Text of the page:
Longer, stronger nails
Do you feel ashamed of your nails? Then it’s time to take action.
Wheter they’re flaky, fragile, stubby or peeling, there’s a sure way to make them stronger and longer.
Your nails are made from almost the same material as your hair, yet they don´t get the same attention. The average person washes their hands at least eight times a day, so that’s eight occassions when water can penetrate and weaken the nail plate. To that one must add jobs like washing up and house work, which expose the nails to damaging detergents.
The most common nail complaints are a slow growth rate and nails that break easily, but with a little care, the right products and small changes to your care routine, you can make your nails feel stronger and grow longer.
- The cells in your nails arebonded together by a protein called keratin, which is also one of the main ingredients of hair.
- Each nail is roughly 100 cells deep and each of these cells is dead.
- Nails are ten times more porous than skin, so they absorb and lose moisture easily.
- Nails grow at a rate of about 3mm per month, but this slows when you get older.
- Nail growth can be affected by how healthy you are, your diet, any medication you take and pregnancy, during which nails are known to grow at a faster rate.
- Always use a non-acetone nail polish remover, as acetone can dehydrate your nails.
In order to grow your nails longer, they need to be made stronger, and to do this it is important that first you understand your nail type.
Dry and Flaky
Description: This type of nail tends to be prone to flaking and splitting. As your nails become more dehydrated with age and in cold weather it is a good idea to get into the habit of caring for them regularly.
Care: Dry and flaky nails benefit from daily moisturisation. Try to buy some nail oil, keep a bottle in the bathroom, another by the kitchen sink and one in your handbag. Massage a few drops into your nails and cuticle every time you wask your hands. This will not only keep your nail bed moist, it will help disguise dry, flaky bits. Lip balm makes a good emergency alternative if nail oil isn’t handy.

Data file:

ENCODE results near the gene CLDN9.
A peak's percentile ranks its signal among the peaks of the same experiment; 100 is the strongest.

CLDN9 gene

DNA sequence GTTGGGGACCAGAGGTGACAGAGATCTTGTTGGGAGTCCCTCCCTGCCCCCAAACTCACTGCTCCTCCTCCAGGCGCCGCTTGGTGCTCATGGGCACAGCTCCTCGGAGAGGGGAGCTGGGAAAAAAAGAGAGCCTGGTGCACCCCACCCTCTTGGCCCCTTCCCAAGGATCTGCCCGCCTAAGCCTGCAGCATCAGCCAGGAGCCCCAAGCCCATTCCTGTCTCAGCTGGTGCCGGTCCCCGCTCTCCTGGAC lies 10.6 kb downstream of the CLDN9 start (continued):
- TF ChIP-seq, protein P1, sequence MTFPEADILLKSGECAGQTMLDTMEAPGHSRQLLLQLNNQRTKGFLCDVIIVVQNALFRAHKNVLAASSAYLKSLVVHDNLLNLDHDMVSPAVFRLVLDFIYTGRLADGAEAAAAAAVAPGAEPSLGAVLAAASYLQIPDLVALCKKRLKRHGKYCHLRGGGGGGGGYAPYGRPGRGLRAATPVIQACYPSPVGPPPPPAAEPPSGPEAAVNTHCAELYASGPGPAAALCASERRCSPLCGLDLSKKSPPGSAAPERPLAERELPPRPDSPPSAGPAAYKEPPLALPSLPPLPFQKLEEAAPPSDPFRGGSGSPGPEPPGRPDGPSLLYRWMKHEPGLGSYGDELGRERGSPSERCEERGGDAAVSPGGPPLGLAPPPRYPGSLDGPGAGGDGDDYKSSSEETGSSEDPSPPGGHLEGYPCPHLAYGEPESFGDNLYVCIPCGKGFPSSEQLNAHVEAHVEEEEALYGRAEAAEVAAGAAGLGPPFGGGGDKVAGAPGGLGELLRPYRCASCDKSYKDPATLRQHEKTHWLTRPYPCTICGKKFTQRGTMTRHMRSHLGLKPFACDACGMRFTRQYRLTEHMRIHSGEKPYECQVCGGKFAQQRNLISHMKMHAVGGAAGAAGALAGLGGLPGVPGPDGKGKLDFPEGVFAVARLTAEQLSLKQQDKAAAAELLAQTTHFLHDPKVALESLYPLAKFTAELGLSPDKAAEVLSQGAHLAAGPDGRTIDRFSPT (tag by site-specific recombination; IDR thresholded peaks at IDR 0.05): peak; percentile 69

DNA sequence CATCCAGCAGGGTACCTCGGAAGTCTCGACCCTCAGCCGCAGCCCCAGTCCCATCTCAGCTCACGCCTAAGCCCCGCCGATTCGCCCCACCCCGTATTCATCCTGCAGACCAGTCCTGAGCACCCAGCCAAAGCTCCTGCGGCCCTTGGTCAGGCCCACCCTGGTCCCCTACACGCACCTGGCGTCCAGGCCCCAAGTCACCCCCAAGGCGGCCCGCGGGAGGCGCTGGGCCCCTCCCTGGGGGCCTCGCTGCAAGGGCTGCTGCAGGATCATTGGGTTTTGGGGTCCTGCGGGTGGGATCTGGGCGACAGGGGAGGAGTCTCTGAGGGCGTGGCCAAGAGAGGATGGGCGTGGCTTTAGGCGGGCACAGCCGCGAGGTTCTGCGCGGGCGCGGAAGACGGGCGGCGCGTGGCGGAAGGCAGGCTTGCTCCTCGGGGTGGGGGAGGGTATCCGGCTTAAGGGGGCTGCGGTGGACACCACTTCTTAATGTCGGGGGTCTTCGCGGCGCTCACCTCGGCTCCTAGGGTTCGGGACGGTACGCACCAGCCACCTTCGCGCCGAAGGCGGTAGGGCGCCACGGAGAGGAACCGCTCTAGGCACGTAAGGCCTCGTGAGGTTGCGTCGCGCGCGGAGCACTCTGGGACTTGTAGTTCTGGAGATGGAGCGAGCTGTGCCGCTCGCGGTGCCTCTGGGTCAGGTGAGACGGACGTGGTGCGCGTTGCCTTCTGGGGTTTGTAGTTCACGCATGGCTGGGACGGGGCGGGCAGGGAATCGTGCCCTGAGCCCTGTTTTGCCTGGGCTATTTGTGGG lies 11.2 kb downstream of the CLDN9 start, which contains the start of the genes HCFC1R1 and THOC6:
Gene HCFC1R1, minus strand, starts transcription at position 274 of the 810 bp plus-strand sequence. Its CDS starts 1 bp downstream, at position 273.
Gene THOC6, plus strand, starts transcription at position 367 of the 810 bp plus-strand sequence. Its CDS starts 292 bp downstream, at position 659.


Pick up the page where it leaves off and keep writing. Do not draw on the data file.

Oily and soft
Description: This type of nail feels bendy and soft so is less likely to crack but it has a tendency to peel off in layers. It also has difficulty holding onto nail polish and nail extentions, which tend to slide over the oily surface rather than sticking to it.
Care: Oily nails benefit from the moisture stripping qualities of acetone based polish removers. They also grow stronger with nail-hardening formulas.
Thin and brittle
Descriptions: This nail is the weakest type and is most prone to snapping and breaking. The longer this type of nail gets the more vulnerable it is making it alomost impossible to grow past the stubby stage.
Care: Brittle nails need moisturizing four times a week with penetrating nail oil to improve their durability and flexibility. Nail strengthening formulas add protective layers and can be used as a base coat. Look for formulas that are free of formaldehyde and toluene - these make thin nails even more brittle.
You’re nails are no different to your skin and hair, neglect them and they’ll show it.
Lara Bella Vella Baldacchino
Beauty Expressed in Colours, Dun Tarcis Agius Sqr, M’Scala.